Live-Recorded Exam Review Session on Monday, February 15, from 6:30 – 8:00 PM. If you cannot make the session do not worry, I will record it.
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Meeting ID: 952 2950 7401
This class is about Revolutions.
Some questions that will guide us through our journey are: What right does a group of people have to overthrow a ruling group of people? Why should a group of people reject a structure of government of the past – like monarchy and aristocracy or theocracy? When does violence become necessary, vital, or even morally justified? What form of government, if any, should people adopt and how should it be organized, managed, and changed?
What do you already know about the Constitutional Revolution in the United States?
FIRST: Click here to complete this required Google Form about what you already know about constitutions.
SECOND: Click here to complete this required Google Form about what you already know about power and injustice.
THEN: scroll down to complete a short reading and to complete two surveys that will help me get to know you better.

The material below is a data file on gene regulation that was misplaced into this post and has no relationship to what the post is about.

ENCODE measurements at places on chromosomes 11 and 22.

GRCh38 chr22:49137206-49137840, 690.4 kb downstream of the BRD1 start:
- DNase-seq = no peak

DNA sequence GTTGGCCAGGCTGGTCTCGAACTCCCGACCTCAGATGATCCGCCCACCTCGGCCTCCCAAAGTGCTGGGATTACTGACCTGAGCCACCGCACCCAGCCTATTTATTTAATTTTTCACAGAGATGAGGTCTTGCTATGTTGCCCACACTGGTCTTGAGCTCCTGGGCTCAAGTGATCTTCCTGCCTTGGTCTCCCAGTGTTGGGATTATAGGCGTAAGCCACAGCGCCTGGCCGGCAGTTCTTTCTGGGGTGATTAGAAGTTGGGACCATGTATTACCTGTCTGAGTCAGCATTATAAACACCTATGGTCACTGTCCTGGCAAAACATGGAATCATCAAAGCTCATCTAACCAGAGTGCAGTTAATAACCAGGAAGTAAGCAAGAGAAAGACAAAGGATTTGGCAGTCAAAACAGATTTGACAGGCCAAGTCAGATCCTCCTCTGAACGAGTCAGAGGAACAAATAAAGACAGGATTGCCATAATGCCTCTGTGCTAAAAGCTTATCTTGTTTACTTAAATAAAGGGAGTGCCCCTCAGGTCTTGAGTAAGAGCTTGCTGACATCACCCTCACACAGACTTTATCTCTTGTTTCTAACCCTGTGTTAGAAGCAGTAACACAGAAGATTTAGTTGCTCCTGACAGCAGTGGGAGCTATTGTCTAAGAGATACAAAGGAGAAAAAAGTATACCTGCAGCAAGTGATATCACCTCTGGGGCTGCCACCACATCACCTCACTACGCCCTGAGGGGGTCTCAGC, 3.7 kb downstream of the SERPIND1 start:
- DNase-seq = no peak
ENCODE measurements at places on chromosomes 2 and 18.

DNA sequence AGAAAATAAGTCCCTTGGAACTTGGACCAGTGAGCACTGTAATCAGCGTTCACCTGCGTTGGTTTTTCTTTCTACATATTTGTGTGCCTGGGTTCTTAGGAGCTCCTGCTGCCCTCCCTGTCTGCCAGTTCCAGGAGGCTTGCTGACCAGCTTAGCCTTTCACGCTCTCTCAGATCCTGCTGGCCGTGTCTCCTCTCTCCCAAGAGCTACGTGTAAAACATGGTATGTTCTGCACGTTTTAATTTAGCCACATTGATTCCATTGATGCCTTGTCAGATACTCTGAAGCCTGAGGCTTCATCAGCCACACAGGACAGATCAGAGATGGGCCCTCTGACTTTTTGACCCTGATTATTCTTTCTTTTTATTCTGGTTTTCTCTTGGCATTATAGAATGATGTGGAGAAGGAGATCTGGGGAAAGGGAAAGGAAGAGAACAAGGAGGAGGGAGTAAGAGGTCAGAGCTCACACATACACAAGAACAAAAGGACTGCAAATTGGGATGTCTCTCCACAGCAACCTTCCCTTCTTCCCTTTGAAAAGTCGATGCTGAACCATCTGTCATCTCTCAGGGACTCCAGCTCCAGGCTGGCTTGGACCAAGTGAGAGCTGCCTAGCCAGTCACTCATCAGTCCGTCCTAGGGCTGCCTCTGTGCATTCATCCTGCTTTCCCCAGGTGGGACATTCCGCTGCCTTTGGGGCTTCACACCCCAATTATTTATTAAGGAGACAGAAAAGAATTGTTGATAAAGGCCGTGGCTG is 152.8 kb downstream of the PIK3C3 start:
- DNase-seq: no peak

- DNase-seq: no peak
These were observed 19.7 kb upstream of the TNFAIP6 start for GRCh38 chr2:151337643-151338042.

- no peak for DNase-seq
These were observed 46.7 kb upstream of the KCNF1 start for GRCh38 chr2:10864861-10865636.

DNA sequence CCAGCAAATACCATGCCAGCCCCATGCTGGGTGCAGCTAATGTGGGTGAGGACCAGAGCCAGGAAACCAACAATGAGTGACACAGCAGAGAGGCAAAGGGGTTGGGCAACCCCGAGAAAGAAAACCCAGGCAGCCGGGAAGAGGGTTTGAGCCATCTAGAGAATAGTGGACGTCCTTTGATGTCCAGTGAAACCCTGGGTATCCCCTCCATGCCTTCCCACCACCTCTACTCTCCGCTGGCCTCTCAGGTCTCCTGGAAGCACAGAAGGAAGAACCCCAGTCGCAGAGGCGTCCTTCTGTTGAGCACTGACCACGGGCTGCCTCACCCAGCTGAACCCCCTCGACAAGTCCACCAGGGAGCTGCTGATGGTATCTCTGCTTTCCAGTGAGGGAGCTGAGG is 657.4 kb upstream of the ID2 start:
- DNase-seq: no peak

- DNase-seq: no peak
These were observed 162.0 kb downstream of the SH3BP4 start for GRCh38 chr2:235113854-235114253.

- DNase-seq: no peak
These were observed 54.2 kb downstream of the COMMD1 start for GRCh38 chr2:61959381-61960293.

What are your expectations in college?
FIRST Complete this Diagnostic: Click here for reading and then after you read the article click here for the Google Form.
Next if you are a criminal justice student or are interested in becoming one please complete this brief CRJ Interest Survey. Click here
Then, scroll down to go over the Course Requirements.
Introduction to the Course Work: Getting Started.
In this class you will have two options for your final project: 1) a research paper on the problem of homelessness and the social response as a criminal or deviant choice; or 2) a socio-legal working paper drafting a proposal for a community constitution. In either case you will submit a draft on or before February 1.